PSA: don’t buy or trust Lenovo

There’s a big flurry in the IT world today about Lenovo shipping malware – oops, pardon me, a PUP or “Potentially Unwanted Program” – in some of its consumer laptops.

I’m going to try to keep my own technical coverage of this fairly brief; you can refer to ZDNet’s article for a somewhat glossier overview.

Superfish – the maladware in question – does the following:

  • installs a certificate in the Trusted CA store on the infected machine
  • installs an SSL-enabled proxy on the machine to intercept all HTTP and HTTPS traffic
  • automatically generates a new certificate from the Superfish CA onboard to match any SSL connection that’s being made

So Superfish is sniffing literally ALL of the traffic on your machine – everything from browsing Reddit to transferring funds online with your bank. But wait, it gets worse:

  • Superfish’s proxy does not pass on validation errors it encounters
  • uninstalling Superfish does not remove the bogus CA cert from your machine
  • all machines use the same private key for all Superfish-generated certs

This means that if you have Superfish, anyone can insert themselves in your traffic – go to a coffee shop, and anyone who wants to can intercept your wireless connection, use a completely bogus certificate to claim to be your bank, and Superfish will obligingly stamp its own bogus certificate on top of the connection – which your browser trusts, which means you get the green lock icon and no warning even though both Superfish and the other attacker are actively compromising your connection – they can steal credentials, change the content of the pages you see, perform actions as you while you’re logged in, sky’s the limit.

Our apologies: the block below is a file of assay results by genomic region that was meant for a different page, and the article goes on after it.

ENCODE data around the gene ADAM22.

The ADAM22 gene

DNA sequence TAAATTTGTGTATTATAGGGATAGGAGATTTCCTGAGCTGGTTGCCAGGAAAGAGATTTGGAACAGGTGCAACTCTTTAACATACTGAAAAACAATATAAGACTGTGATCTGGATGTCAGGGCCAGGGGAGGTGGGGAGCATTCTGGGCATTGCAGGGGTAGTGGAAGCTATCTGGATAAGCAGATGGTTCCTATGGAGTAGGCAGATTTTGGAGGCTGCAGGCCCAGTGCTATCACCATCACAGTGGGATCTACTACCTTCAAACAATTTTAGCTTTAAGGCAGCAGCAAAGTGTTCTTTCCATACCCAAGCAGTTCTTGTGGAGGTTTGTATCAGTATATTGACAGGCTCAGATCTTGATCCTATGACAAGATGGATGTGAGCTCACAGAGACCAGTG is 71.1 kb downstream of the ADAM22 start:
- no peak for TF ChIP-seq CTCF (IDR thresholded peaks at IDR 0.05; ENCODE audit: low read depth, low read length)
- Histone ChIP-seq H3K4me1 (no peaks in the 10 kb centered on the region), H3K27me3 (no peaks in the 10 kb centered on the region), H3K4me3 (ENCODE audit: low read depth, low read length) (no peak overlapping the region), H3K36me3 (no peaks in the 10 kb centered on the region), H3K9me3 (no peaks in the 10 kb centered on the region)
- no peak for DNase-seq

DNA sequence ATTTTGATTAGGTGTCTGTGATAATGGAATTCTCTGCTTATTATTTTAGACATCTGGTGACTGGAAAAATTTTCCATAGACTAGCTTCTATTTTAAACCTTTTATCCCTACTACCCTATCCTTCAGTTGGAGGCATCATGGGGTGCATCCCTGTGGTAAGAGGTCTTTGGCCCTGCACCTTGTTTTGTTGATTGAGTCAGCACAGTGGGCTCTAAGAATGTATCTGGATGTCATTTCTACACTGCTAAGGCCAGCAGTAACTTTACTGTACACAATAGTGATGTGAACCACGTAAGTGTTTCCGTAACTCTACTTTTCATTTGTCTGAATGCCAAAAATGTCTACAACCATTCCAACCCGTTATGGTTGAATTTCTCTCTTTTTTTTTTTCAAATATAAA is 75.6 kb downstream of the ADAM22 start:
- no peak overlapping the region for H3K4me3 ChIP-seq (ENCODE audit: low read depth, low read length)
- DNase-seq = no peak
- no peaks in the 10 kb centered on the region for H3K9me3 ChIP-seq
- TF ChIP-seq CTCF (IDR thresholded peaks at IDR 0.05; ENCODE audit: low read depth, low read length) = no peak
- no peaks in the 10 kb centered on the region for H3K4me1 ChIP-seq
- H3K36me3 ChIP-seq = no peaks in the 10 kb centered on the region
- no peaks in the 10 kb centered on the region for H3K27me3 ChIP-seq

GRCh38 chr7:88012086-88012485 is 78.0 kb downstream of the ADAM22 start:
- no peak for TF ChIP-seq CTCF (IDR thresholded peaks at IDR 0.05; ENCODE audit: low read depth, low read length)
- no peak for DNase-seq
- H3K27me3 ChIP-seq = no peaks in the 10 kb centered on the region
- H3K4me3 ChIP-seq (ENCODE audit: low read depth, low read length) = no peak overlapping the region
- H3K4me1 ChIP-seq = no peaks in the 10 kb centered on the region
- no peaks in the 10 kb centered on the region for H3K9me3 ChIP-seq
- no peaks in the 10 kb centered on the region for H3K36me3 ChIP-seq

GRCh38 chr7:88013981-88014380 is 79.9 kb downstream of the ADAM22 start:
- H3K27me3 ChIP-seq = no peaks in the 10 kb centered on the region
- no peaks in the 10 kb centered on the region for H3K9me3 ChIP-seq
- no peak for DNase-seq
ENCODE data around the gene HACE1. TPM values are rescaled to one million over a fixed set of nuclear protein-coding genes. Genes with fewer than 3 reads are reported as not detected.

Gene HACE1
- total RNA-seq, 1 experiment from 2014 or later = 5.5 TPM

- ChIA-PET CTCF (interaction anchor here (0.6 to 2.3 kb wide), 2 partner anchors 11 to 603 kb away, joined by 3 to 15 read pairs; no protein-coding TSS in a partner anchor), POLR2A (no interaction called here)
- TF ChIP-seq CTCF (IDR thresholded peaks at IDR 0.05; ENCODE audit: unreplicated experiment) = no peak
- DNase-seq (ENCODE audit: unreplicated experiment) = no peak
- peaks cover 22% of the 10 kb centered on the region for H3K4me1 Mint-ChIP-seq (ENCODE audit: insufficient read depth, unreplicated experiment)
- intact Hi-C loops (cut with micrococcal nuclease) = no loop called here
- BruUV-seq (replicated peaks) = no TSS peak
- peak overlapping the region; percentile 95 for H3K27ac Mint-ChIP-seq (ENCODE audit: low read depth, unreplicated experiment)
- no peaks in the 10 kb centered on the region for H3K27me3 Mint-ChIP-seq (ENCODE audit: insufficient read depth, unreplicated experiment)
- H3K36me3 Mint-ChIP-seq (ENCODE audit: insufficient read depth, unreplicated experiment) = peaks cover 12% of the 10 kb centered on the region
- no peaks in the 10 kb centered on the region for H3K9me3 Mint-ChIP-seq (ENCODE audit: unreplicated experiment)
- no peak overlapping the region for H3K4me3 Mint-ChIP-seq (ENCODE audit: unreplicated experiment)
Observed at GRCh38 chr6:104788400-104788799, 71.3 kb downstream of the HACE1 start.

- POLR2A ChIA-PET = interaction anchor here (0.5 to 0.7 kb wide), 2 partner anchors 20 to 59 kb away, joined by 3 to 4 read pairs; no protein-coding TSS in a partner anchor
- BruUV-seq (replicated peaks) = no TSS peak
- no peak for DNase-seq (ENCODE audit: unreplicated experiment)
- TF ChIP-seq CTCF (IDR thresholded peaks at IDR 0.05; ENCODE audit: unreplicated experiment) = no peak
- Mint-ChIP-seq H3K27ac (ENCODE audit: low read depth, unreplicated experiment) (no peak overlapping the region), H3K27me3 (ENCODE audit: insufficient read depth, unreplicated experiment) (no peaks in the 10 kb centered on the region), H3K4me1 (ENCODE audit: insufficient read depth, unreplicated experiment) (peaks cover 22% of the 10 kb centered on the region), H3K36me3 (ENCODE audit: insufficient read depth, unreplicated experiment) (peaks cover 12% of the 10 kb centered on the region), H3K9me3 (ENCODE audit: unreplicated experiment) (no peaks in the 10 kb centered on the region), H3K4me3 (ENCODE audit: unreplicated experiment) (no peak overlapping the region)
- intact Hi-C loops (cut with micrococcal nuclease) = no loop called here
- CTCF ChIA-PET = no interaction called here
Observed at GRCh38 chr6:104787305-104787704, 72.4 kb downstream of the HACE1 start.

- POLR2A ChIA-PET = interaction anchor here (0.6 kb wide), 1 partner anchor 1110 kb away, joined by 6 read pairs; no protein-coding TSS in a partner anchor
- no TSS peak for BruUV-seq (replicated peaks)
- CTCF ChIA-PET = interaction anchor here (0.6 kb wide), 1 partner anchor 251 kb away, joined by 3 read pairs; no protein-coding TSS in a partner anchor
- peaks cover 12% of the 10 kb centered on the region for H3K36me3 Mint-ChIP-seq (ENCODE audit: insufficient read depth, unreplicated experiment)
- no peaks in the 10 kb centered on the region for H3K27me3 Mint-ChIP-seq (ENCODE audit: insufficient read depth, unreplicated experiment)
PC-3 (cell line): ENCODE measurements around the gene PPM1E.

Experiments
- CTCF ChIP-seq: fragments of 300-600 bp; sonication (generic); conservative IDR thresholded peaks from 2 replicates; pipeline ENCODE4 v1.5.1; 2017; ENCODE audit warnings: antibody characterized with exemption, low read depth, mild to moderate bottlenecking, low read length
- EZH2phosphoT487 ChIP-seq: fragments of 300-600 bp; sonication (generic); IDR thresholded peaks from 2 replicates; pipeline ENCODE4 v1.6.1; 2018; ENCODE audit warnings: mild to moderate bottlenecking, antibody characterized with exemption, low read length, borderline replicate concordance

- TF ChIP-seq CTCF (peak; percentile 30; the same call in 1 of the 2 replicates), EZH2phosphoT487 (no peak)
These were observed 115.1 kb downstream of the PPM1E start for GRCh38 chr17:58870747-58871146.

This also means that even after you remove Superfish, if you haven’t manually found and deleted the bogus CA certificate, anybody who is aware of Superfish can generate bogus certificates that pass the Superfish CA – so you’re still vulnerable to being MITM’ed by literally anybody anywhere, even though you’ve removed Superfish itself.

So, this is bad. Really bad. Far worse than the usual bloatware / shovelware crap found on consumer machines. In fact, this is unusually bad even by the already-terrible standards of “PUPs” which mangle and modify your web traffic. But that’s not the worst part. The worst part is Lenovo’s official statement (mirrored on the Wayback Machine in case they alter it):

We have thoroughly investigated this technology and do not find any evidence to substantiate security concerns. […] The relationship with Superfish is not financially significant; our goal was to enhance the experience for users.


The company is looking you dead in the eye and telling you that they didn’t care about the money they got for installing software that injects ads into your web browsing experience, they did it because they thought it would be awesome for you.